Albania addresses gender equality in decision-making beyond gender quotas
International IDEA presented its latest data on gender quotas at the Albania 2022 International Forum for Gender Equality “Equality and Me”, which focused on developing a stronger commitment for gender equality. The Forum held on 27 May provided a platform for key national actors/stakeholders to discuss national collective responsibility and explore pathways towards gender equality and inclusiveness in decision-making processes in Albania.
The Women’s Network Equality in Decision Making in Albania requested International IDEA's insights as the Network The Women’s Network Equality in Decision Making in Albania aims to address gender inequalities by focusing on equal opportunities, participation and representation of women and men in decision making at all levels.
At the Forum, International IDEA highlighted that it is increasingly evident that gender quotas are one of the key mechanisms for addressing the gender representation gap at all levels in politics, political leadership and decision making. A total of 133 countries in all regions of the world have constitutional, electoral or political party quotas and there is no ‘one-size-fits-all’ mechanism. Albania is among the 133 countries with legislated quotas for the parliament/national assembly and sub-national levels. Furthermore, Albania is among the few countries that has a legislated provision on gender-targeted public funding for political parties’ candidates lists.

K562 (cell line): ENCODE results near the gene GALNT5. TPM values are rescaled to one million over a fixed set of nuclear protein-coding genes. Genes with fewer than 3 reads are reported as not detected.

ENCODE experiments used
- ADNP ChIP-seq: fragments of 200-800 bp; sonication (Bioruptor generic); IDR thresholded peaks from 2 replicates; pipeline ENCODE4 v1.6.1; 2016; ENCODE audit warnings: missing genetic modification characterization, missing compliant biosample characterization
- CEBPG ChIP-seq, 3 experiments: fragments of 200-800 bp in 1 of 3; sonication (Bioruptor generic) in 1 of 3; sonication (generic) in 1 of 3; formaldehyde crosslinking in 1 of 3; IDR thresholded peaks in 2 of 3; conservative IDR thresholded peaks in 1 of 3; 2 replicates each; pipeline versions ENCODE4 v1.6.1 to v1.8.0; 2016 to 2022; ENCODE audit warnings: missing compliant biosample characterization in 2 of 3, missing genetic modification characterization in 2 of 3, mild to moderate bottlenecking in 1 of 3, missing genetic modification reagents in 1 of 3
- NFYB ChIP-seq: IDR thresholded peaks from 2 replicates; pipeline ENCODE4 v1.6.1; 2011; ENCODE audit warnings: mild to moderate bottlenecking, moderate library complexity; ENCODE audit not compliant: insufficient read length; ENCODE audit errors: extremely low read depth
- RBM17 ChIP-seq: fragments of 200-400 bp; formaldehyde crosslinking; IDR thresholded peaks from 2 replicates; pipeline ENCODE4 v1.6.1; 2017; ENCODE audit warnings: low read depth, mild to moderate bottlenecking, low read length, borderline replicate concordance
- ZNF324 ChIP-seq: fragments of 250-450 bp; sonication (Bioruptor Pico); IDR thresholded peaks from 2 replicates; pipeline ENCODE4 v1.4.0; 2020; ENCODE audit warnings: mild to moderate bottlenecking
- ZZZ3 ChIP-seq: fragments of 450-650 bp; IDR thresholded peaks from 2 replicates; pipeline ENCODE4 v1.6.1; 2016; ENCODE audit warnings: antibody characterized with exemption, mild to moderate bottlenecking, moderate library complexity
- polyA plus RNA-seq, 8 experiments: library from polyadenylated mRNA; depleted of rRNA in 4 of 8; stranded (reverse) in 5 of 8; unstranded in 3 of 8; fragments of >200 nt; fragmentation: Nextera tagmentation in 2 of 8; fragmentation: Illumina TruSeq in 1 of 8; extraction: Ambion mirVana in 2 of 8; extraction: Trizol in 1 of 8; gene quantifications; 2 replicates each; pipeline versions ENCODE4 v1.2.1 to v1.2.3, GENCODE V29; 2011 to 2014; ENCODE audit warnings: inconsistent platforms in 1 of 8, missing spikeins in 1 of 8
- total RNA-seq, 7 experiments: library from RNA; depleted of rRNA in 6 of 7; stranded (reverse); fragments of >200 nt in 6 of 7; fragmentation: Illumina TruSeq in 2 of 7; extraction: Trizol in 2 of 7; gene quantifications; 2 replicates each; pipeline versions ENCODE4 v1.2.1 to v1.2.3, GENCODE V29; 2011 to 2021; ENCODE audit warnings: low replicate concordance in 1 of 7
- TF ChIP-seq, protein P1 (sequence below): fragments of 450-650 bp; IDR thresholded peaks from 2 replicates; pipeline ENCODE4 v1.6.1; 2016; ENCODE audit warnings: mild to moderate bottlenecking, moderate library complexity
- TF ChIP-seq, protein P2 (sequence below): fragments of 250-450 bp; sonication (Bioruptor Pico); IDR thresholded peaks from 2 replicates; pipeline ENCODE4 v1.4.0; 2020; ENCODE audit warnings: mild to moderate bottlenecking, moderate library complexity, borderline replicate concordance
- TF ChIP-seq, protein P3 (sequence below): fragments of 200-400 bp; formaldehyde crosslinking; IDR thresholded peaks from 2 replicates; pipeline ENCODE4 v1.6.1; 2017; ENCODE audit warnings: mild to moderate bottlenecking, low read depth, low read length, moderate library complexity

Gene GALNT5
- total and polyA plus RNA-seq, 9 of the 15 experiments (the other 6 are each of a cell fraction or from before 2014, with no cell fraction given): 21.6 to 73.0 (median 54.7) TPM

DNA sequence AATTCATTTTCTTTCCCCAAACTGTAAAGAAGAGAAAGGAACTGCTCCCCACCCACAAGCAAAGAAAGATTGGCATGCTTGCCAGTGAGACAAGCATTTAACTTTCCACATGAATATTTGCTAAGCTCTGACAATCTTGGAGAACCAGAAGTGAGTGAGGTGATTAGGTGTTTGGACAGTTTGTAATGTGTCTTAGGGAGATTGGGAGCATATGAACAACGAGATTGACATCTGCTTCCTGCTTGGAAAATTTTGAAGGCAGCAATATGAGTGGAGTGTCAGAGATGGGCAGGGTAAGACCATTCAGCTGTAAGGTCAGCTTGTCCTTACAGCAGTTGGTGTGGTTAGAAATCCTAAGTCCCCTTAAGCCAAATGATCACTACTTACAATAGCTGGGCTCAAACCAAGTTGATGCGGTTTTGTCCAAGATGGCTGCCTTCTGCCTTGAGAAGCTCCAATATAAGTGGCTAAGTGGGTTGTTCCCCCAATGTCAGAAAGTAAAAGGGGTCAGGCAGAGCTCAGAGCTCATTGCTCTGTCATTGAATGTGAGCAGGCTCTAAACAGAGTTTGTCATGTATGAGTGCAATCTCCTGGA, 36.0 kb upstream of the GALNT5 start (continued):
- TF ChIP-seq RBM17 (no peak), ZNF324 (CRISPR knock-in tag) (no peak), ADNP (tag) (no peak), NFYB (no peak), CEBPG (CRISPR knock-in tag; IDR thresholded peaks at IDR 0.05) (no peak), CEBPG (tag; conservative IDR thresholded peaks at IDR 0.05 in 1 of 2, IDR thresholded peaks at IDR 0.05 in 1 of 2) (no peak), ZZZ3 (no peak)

However, gender quotas on their own will not be enough to guarantee the much-needed transformative changes. There is a need for sustained investments that tackle rigid social and cultural norms, attitudes and perceptions in order to achieve a change towards gender equality and women’ empowerment.
Gender quotas are one of the strategies of the Access=Participation=Representation=Transformation (APRT) APRT intersectional approach. Through International IDEA’s initiatives, elements of the APRT strategy have been and are implemented in different regions, such as Asia and the Pacific (Bhutan, Fiji, Mongolia, Myanmar, Nepal, the Philippines), Latin America (Chile, Paraguay, Peru), Africa (The Gambia, Kenya, Mozambique, South Sudan, Sudan, Somalia, Tunisia) and Europe (Moldova).
The average level of representation for women in the parliaments or legislatures of countries with quotas is 27 per cent, although women in all their diversity usually constitute 50 per cent of any given country’s population. Therefore, most quotas aim at increasing women’s representation because the problem to be addressed is the over representation of men in positions of power and decision making at all levels. This is essential in order to ensure that women have equal rights and opportunities to participate, be represented and contribute to the functioning of democracy development and building.